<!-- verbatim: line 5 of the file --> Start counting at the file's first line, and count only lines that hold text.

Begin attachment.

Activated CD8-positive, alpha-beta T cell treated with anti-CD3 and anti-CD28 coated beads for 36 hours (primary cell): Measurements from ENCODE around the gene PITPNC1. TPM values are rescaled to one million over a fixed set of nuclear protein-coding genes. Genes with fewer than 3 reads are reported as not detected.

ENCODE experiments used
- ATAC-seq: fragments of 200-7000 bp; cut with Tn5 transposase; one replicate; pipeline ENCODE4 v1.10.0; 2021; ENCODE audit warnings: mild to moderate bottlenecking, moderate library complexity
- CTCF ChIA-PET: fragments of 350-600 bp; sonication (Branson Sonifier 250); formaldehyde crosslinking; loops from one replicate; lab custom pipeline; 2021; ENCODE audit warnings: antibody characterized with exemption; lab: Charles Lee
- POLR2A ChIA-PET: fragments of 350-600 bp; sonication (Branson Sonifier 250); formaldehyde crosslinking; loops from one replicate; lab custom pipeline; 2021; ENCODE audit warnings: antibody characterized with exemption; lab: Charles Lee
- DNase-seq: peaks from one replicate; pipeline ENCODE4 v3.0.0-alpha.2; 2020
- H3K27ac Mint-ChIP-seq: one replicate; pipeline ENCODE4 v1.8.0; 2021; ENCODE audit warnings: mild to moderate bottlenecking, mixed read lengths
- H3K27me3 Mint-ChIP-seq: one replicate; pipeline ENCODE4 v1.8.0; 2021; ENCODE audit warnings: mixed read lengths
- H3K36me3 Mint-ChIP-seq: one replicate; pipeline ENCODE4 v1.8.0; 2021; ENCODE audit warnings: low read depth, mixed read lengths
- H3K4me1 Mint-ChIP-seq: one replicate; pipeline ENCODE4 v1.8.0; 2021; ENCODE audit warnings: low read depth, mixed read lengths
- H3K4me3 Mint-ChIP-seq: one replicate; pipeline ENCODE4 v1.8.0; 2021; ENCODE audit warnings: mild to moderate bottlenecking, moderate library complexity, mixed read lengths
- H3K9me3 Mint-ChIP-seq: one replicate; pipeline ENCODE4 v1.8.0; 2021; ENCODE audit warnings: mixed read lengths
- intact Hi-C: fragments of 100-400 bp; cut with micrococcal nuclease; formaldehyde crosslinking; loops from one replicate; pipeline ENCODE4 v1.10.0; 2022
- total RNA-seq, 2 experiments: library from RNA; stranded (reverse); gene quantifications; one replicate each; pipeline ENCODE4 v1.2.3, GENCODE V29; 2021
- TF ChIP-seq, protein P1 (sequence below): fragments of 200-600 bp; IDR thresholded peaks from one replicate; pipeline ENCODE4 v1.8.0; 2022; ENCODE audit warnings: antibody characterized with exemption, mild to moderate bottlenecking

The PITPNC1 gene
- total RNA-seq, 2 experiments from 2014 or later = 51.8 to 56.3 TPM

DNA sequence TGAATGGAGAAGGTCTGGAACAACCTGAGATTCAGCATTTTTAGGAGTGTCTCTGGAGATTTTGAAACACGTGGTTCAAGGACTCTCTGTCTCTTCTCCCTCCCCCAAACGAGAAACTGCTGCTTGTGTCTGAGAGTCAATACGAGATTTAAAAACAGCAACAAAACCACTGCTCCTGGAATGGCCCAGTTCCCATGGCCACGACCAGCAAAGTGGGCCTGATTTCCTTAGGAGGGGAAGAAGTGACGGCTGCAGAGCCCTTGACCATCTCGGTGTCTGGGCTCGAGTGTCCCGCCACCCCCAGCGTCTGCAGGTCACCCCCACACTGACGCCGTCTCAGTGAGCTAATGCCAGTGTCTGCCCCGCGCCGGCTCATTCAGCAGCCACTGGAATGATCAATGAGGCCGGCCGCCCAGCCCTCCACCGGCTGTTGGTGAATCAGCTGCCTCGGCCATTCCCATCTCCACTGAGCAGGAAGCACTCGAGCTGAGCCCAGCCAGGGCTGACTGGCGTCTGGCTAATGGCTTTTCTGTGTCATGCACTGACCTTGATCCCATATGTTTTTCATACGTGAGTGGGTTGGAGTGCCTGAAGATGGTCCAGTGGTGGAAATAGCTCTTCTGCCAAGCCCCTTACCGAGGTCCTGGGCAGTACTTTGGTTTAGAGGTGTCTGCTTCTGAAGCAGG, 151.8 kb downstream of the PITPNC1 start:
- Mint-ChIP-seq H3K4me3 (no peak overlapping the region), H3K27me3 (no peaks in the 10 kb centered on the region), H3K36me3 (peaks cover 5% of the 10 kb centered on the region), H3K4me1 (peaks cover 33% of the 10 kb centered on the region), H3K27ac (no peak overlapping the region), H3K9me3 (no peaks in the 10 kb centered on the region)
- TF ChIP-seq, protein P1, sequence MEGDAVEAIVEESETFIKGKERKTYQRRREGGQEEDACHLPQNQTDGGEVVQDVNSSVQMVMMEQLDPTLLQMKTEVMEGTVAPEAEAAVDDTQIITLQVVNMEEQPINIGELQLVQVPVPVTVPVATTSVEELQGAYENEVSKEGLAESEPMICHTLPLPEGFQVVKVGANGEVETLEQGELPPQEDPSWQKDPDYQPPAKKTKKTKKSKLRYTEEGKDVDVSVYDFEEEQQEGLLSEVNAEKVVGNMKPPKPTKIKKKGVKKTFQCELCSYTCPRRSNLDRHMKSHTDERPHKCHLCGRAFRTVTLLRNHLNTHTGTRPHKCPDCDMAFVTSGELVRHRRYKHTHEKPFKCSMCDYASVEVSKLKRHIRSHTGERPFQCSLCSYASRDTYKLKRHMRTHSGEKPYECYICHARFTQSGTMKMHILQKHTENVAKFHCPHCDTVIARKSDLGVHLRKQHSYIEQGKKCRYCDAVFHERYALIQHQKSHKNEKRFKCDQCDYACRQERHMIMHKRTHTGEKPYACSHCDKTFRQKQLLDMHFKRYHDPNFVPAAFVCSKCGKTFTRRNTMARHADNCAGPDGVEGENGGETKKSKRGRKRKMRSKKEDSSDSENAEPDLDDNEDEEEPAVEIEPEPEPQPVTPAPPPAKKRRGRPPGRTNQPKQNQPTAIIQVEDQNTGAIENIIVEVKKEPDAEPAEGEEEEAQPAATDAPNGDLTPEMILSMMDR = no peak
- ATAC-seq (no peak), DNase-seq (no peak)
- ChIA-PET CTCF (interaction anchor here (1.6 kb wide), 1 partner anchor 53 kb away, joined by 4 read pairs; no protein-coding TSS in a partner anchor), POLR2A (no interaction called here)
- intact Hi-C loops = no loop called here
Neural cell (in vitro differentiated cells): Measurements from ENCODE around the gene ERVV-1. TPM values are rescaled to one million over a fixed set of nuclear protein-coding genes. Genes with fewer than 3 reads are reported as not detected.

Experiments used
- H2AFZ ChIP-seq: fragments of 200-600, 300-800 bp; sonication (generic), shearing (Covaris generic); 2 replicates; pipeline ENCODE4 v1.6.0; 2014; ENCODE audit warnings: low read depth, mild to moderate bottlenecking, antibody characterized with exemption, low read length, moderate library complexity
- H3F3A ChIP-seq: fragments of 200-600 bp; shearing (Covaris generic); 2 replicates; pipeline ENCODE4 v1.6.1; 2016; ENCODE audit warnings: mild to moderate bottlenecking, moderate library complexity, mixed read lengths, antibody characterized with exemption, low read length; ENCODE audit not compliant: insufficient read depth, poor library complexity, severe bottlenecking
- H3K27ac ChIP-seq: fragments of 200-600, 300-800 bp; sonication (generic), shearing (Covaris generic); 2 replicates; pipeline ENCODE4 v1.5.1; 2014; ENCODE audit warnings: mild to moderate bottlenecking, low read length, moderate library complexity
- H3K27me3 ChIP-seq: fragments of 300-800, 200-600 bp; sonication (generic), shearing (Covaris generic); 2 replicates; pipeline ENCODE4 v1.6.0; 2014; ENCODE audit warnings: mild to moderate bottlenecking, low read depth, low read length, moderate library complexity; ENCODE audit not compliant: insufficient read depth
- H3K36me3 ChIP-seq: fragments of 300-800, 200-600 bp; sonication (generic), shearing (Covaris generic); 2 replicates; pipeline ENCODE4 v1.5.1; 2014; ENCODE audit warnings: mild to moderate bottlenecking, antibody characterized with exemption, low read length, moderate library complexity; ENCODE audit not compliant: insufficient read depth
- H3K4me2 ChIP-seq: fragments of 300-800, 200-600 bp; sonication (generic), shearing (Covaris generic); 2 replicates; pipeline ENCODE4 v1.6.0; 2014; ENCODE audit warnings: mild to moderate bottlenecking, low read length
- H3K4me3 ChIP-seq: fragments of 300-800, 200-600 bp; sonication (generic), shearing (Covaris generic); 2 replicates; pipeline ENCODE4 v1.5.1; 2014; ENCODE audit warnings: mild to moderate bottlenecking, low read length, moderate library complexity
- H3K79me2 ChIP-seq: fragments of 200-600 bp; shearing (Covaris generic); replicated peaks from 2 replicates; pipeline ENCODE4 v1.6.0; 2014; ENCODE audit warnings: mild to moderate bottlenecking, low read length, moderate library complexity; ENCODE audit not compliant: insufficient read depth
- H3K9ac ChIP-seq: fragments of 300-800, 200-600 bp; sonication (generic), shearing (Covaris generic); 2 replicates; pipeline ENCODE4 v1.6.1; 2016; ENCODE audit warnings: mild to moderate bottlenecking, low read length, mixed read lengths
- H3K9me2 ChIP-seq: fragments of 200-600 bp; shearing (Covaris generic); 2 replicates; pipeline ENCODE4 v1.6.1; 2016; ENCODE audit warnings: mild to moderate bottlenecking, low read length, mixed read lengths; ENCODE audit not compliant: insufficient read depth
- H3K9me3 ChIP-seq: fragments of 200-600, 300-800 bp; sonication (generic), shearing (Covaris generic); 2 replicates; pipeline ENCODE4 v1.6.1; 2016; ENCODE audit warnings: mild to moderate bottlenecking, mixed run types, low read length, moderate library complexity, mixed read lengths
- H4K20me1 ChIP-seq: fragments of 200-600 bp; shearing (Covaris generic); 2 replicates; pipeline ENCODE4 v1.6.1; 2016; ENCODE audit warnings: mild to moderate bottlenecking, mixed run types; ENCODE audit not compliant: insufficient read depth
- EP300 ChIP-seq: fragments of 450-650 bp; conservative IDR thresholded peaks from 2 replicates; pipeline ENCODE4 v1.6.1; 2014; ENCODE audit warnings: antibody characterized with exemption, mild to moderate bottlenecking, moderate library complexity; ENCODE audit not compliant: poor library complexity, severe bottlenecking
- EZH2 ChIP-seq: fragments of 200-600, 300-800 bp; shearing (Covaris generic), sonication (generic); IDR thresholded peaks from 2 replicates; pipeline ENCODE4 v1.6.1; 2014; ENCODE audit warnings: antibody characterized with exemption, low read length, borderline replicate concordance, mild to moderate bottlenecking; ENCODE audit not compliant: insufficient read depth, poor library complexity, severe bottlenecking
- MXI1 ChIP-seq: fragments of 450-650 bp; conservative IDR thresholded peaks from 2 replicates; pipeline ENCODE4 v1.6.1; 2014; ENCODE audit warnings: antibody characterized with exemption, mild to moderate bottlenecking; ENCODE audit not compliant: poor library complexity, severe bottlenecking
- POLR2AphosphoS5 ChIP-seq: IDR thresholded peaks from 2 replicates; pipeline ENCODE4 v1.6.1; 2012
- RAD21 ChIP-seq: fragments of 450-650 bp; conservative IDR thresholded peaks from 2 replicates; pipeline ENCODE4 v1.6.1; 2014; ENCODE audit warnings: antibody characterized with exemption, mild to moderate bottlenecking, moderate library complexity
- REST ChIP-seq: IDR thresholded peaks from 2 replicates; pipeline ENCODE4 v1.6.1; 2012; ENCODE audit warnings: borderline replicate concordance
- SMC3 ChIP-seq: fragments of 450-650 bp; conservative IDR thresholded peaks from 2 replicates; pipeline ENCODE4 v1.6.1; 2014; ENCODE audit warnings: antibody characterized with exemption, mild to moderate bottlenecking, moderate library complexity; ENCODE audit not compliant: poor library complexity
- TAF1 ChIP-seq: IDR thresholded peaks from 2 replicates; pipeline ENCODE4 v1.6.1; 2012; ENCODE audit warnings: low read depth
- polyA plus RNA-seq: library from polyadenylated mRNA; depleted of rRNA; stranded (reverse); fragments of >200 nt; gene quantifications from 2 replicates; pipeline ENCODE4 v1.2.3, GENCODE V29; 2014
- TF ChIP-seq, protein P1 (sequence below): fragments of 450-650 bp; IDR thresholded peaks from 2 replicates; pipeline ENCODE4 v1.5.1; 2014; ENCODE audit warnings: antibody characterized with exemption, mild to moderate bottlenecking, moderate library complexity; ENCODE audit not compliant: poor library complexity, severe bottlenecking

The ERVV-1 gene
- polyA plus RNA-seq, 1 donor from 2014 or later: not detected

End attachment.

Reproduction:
- POLR2A ChIA-PET: fragments of 350-600 bp; sonication (Branson Sonifier 250); formaldehyde crosslinking; loops from one replicate; lab custom pipeline; 2021; ENCODE audit warnings: antibody characterized with exemption; lab: Charles Lee